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Annual Catholic Appeal ensures Casa San Francisco reaches those in need

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MILTON – Casa San Francisco’s Basic Needs staff doesn’t want its clients to come back.

But don’t think the workers at the Catholic Charities agency are cold-hearted. What they want is a holistic approach that leaves each client better equipped to cope with life, so they do not have to return.

“We address what it is that causes you to be in this situation,” said Alan Southard, Sussex Services manager for Catholic Charities. “We’re trying to fix not only a [momentary] problem but the person.”

Casa San Francisco concentrates on three areas – housing, income issues, and wellness – so it can help each person develop a holistic approach to individual challenges while providing basic needs. That range includes homeless prevention and finding new housing, energy assistance, food programs, counseling and addiction services.

Jennifer Parsons (right) helps a Casa San Francisco resident with bedding during a recent visit to the center. (Bud Keegan Images)

The Annual Catholic Appeal helps Catholic Charities provide those services not only in Sussex County, but also New Castle and Kent counties in Delaware and Somerset County in Maryland.

Theme for this year’s Appeal is “Disciples of Christ, Witnesses to Faith.” Catholic Charities’ Basic Needs program helps Catholics in the pew to be Christ-like in reaching out to those who are in need even if they are not able to provide that assistance in person.

This year’s goal of $4,681,500 will help fund Catholic Charities, one of more than 35 ministries and agencies supported by the Appeal. Catholics will be asked to pledge or donate to the 2018 Annual Catholic Appeal at Mass the weekend of April 14-15.

Casa San Francisco provides on-site Basic Needs programs such as homeless prevention and rapid rehousing services, food assistance, and case management, which helps people one-on-one to develop financial management skills. It also provides thrift services through the Catholic Charities’ Thrift Store in Wilmington.

In fiscal year 2017, Casa San Francisco helped 61 households with homeless prevention or rapid rehousing with assistance totaling more than $35,000; worked with 1,414 households on case management; and had 4,728 household visits for the food cooperative while helping 535 households with emergency food, with assistance for both totaling more than $207,000.

Sussex is one of four counties where Catholic Charities provides those direct services. The others are New Castle and Kent counties in Delaware and in Somerset County, Md. Overall last year, Catholic Charities helped 660 households with homeless prevention or rapid rehousing, with more than $417,000 in assistance; provided case management services to almost 9,000 households; and had 6,108 household visits to the food pantry and 2,089 to emergency food pantries with assistance totaling almost $317,500.

Casa San Francisco staff can also refer people to Catholic Charities counseling and addiction services, weatherization and Energy Assistance programs, and other services that, combined with basic needs, help to meet the client’s needs.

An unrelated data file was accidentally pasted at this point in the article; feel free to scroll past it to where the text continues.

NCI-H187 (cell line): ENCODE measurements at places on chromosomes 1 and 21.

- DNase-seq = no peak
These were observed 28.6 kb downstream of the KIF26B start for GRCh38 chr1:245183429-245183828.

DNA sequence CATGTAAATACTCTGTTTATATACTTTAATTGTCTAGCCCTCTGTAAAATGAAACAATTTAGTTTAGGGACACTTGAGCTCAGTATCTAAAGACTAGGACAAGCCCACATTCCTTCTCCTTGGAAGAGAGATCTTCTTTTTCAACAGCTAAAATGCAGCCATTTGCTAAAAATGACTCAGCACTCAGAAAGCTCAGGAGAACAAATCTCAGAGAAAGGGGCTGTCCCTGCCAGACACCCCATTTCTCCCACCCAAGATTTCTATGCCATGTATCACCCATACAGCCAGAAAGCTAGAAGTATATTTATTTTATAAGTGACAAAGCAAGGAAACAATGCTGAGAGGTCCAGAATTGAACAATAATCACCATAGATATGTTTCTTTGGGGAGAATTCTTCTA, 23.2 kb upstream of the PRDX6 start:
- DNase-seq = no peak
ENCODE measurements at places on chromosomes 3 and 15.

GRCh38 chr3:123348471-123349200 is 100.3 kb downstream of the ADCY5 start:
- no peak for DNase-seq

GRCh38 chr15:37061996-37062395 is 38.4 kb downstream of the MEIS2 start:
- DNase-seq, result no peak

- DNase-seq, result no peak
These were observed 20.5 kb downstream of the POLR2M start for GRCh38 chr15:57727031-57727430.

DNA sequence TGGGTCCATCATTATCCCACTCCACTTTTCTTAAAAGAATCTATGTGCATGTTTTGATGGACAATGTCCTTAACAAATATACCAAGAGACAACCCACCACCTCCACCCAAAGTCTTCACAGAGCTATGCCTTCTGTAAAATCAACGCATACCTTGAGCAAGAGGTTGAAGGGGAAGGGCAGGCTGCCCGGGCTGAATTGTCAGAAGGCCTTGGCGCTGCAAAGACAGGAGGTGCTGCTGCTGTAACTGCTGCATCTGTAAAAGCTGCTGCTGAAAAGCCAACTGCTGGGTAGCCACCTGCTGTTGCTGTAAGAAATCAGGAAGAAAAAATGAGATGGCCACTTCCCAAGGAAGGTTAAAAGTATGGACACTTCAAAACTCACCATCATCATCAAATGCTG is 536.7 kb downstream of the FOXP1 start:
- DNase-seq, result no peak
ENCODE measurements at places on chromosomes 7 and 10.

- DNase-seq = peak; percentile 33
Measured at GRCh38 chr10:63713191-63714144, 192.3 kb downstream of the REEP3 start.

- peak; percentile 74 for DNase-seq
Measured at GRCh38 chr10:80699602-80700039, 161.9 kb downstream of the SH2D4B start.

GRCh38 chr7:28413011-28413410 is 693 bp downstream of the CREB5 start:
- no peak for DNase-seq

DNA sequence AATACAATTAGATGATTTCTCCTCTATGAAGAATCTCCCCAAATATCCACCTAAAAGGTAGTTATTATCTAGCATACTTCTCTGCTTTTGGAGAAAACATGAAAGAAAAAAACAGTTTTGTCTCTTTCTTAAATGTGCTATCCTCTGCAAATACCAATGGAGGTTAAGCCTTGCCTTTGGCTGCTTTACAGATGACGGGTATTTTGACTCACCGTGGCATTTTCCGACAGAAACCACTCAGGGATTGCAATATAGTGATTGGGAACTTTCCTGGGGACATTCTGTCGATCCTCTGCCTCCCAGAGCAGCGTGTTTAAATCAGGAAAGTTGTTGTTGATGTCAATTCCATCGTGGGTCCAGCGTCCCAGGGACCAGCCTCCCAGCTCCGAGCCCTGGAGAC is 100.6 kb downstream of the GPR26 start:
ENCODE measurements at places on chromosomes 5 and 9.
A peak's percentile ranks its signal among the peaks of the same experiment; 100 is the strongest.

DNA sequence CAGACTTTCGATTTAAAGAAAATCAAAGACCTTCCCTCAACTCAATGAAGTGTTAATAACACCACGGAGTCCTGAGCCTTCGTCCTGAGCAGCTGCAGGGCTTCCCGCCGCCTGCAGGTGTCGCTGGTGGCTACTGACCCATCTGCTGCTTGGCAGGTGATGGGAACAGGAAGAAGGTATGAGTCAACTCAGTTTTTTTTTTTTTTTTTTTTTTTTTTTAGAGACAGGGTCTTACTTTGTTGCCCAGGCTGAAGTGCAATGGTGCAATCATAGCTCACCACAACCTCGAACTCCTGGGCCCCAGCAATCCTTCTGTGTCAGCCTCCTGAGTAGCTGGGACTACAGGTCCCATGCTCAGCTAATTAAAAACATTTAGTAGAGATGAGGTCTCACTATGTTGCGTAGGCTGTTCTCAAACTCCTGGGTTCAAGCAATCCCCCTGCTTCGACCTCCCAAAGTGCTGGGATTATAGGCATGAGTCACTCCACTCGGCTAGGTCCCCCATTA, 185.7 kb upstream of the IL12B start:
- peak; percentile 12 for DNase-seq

Southard cited as one example people on fixed incomes who, because of weather conditions, see a sharp rise in utility bills. “They have to choose between food, medicine or heat.” While they might come for emergency food assistance, Casa San Francisco staff may refer them to the weatherization or Energy Assistance programs in addition to meeting the immediate crisis.

“There’s so many ways we can help,” said Jennifer Parsons, Basic Needs manager for Sussex County. “It’s one-stop shopping.”

For example, she might help a client in the Rapid Rehousing Program find a place to live but then realize they do not have adequate home furnishing. She can provide a voucher to the Catholic Charities Thrift Store in Wilmington, which can also help with delivery. “We make sure they get what they need. We can’t just house them and drop them. I help them any way I can.”

As Parsons works with people on housing issues or provides case management services such as budgeting and banking services, she may discover they are eligible for other programs such as Social Security supplemental and disability income, SNAP (formerly known as food stamps) assistance, and the emergency food pantry and food cooperative operated by Catholic Charities.

Desiree Downs, food program supervisor, also looks to see if Catholic Charities can assist her clients in other ways. Should a person come requesting emergency food assistance, she may learn what led the person to come to Casa San Francisco; if she thinks another Catholic Charities’ program can offer assistance, she will refer them.

The food cooperative has more than 500 households registered, with between 350 and 430 participating each month. Between 40 and 60 people come to the emergency pantry each month.

Downs also oversees a senior nutrition program through Delaware Food Bank and the U.S. Department of Agriculture.

The cooperative, which has income guidelines, provides food valued at $45 monthly to members who pay a $5 monthly membership. Downs provides the food at 10 sites in Sussex County and at the Kent County Catholic Charities office in Camden.

The emergency pantry, which is only at Casa San Francisco, provides a bag of mostly non-perishable groceries for three meals a day over a three-day period.

All the services provided by Casa San Francisco to its clients keeps Parsons coming back to work. “To me, it’s about helping others.”

“Catholic Charities is so giving; we can help people in so many ways.”

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